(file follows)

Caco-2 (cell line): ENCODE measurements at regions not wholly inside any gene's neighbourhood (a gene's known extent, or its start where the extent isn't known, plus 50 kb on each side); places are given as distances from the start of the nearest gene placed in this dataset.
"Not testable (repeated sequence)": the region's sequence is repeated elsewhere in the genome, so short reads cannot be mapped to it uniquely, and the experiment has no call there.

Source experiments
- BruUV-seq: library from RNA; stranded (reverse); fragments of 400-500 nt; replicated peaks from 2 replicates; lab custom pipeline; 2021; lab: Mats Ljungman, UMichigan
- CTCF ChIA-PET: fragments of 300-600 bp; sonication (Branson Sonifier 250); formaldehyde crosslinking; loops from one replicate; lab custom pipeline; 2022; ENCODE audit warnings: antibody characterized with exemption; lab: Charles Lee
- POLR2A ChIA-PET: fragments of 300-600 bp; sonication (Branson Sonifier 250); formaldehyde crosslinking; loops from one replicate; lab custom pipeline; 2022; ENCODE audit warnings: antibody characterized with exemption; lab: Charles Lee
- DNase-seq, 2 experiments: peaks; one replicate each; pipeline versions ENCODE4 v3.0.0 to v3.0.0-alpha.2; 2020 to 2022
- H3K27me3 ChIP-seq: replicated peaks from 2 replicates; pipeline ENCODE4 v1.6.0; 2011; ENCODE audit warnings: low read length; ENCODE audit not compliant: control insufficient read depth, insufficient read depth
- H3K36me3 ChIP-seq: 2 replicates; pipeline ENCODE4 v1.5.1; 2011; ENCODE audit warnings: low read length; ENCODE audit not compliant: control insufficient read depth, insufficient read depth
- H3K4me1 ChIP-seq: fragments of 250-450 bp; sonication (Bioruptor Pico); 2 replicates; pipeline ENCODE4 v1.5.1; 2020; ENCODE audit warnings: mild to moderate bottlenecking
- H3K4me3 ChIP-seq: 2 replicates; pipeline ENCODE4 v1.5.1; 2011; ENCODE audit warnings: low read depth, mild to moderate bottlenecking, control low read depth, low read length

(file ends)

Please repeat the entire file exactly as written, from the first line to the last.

Caco-2 (cell line): ENCODE measurements at regions not wholly inside any gene's neighbourhood (a gene's known extent, or its start where the extent isn't known, plus 50 kb on each side); places are given as distances from the start of the nearest gene placed in this dataset.
"Not testable (repeated sequence)": the region's sequence is repeated elsewhere in the genome, so short reads cannot be mapped to it uniquely, and the experiment has no call there.

Source experiments
- BruUV-seq: library from RNA; stranded (reverse); fragments of 400-500 nt; replicated peaks from 2 replicates; lab custom pipeline; 2021; lab: Mats Ljungman, UMichigan
- CTCF ChIA-PET: fragments of 300-600 bp; sonication (Branson Sonifier 250); formaldehyde crosslinking; loops from one replicate; lab custom pipeline; 2022; ENCODE audit warnings: antibody characterized with exemption; lab: Charles Lee
- POLR2A ChIA-PET: fragments of 300-600 bp; sonication (Branson Sonifier 250); formaldehyde crosslinking; loops from one replicate; lab custom pipeline; 2022; ENCODE audit warnings: antibody characterized with exemption; lab: Charles Lee
- DNase-seq, 2 experiments: peaks; one replicate each; pipeline versions ENCODE4 v3.0.0 to v3.0.0-alpha.2; 2020 to 2022
- H3K27me3 ChIP-seq: replicated peaks from 2 replicates; pipeline ENCODE4 v1.6.0; 2011; ENCODE audit warnings: low read length; ENCODE audit not compliant: control insufficient read depth, insufficient read depth
- H3K36me3 ChIP-seq: 2 replicates; pipeline ENCODE4 v1.5.1; 2011; ENCODE audit warnings: low read length; ENCODE audit not compliant: control insufficient read depth, insufficient read depth
- H3K4me1 ChIP-seq: fragments of 250-450 bp; sonication (Bioruptor Pico); 2 replicates; pipeline ENCODE4 v1.5.1; 2020; ENCODE audit warnings: mild to moderate bottlenecking
- H3K4me3 ChIP-seq: 2 replicates; pipeline ENCODE4 v1.5.1; 2011; ENCODE audit warnings: low read depth, mild to moderate bottlenecking, control low read depth, low read length